My favourite Melbourne story: A random act of kindness

When I am asked what my favourite story is about my journey and my experience of living in Melbourne, people expect me to come up with just one story. However, there are a couple of hundred I could talk about. This is because no day in Melbourne is the same for me. At times, the excitement could be overwhelming.

Most of the time, I have to decide whether to talk about my 30-hour flight from Lagos, Nigeria to Melbourne which involved a nine-hour transit period at Dubai, or to talk about the ‘freezing’ weather in Melbourne on my arrival even though it was midsummer. At times, I talk about my jolly good mates – from my Indian schoolmates, Korean, Iraqi and Pakistani housemates to a Singaporean crush. Other times, I make reference to my adjustment to the ‘laid-back’ culture of ‘Aussies’ where you can call your professor by just their first name and that you don’t have to refer to a superior as ‘sir’ or ‘mam’. I can discuss my surprise while experiencing the need for the daylight savings time – sunlight at 7pm in summer and darkness by 5.30pm in winter – even though I had learned this back in college.

Not forgetting my primary cause of being in this city, I will require a long number of hours to be able to discuss how mind blowing my course is turning and the ease with which I could interact with my lecturers compared to my country of origin.

Worthy mentions would also include my adventures to the Kokoda 1000 steps at Dandenong, the Docklands, my flight in the amazing jumbo jet Airbus A380, my first snorkelling experience, how I mistook an emu and a wallaby for a young ostrich and a young kangaroo respectively. The joke of me never getting sunburnt when out with my friends is also worth talking about.

Of all the awesome possible talking points, my favourite Melbourne story will have to be what I term ‘a random act of kindness I experienced from a perfect stranger’. It goes thus:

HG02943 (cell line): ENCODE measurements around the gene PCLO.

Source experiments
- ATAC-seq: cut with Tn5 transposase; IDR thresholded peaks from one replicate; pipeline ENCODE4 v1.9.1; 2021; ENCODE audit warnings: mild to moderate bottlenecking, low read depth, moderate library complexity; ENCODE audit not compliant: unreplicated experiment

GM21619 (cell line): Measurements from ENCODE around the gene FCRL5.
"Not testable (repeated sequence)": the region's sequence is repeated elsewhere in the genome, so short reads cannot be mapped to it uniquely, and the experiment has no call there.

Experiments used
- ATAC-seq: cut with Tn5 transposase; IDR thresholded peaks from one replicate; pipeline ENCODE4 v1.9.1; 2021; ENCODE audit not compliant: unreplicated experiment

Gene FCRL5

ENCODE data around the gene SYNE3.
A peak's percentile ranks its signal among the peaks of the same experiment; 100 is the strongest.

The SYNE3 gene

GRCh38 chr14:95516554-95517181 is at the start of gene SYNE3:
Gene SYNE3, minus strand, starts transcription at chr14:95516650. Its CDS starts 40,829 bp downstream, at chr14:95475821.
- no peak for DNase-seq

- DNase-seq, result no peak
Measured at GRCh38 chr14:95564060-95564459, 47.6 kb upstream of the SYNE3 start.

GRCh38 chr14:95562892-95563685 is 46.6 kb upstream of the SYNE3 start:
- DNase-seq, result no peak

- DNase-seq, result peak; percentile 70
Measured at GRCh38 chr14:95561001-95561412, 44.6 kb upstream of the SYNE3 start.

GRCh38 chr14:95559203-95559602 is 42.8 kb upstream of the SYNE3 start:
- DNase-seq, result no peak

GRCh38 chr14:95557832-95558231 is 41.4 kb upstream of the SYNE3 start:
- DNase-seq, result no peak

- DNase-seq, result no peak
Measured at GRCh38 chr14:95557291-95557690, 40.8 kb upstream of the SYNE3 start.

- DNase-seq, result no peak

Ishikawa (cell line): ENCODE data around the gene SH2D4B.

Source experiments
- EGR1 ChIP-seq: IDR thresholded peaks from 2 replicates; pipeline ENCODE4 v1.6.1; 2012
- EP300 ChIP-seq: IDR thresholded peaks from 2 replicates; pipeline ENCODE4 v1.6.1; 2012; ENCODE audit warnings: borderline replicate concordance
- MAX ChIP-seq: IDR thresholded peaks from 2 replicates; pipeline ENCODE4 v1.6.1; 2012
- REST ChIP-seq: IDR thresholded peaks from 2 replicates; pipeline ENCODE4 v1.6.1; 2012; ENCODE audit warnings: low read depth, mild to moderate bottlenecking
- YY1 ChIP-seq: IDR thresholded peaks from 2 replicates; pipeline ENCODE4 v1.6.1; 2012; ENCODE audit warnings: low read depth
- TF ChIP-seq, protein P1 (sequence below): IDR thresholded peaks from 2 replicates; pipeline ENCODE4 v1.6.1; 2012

It was just like any other unique day sometime in mid-June. I had been ‘hunting’ for a part-time job to keep busy during semester break. One of my searches took me to a faraway place in Surrey Hills. I went into a fish and chip store to make a job enquiry. A man, probably in his mid-to-late 50s responded. He told me of how his business is experiencing a slow time. He felt so sorry he could not offer me any job at his store. We had a little conversation and he got to know I had just moved to this lovely country. After this, I bade him farewell and made for the exit. As I was about to step out, he called me back and offered me some warm meatballs (I can’t remember the exact name he called them) to help warm me up a bit, as I was shivering a little bit from the chilly rain falling that afternoon. I was so surprised. That is just one of the kindest things a perfect stranger has ever done for me. He told me he understood the challenges of being an immigrant because he experienced similar ones when he had arrived newly in Australia from China some decades back. I thanked him profusely, as expected of an omo Yoruba to the core (as a typical Yoruba boy) and departed.

These type of people are the everyday heroes who make Melbourne the greatest city on earth!

To the new folks just arriving Down Under, Wominjeka!

Temitope Adebowale's story was a finalist in the Higher Education Category: By international students studying university